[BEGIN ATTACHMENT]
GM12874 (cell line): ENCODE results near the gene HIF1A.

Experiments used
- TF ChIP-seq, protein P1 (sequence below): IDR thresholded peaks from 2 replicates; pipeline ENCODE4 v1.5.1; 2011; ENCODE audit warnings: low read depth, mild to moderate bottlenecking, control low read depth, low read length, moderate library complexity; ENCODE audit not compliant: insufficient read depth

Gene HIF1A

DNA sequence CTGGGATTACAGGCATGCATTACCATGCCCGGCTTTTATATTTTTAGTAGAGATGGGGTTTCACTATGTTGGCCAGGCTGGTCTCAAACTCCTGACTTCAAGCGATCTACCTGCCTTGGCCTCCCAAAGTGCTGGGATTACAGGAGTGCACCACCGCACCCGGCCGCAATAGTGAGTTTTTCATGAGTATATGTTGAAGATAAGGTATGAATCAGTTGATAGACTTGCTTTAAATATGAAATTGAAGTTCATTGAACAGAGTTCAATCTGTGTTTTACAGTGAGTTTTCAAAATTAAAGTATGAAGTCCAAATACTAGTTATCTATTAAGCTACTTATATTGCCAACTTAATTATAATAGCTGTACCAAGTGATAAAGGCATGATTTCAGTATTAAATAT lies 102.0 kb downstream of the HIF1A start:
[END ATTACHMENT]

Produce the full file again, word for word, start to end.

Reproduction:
GM12874 (cell line): ENCODE results near the gene HIF1A.

Experiments used
- TF ChIP-seq, protein P1 (sequence below): IDR thresholded peaks from 2 replicates; pipeline ENCODE4 v1.5.1; 2011; ENCODE audit warnings: low read depth, mild to moderate bottlenecking, control low read depth, low read length, moderate library complexity; ENCODE audit not compliant: insufficient read depth

Gene HIF1A

DNA sequence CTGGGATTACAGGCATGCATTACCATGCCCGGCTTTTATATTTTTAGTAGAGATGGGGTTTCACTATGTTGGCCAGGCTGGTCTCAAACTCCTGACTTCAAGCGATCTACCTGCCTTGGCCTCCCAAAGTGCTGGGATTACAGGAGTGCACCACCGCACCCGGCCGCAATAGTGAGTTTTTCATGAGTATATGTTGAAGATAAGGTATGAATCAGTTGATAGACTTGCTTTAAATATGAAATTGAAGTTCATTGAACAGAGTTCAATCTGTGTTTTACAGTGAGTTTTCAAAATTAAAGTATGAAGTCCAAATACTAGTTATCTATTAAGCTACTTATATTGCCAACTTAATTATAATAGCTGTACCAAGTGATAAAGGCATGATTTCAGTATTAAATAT lies 102.0 kb downstream of the HIF1A start: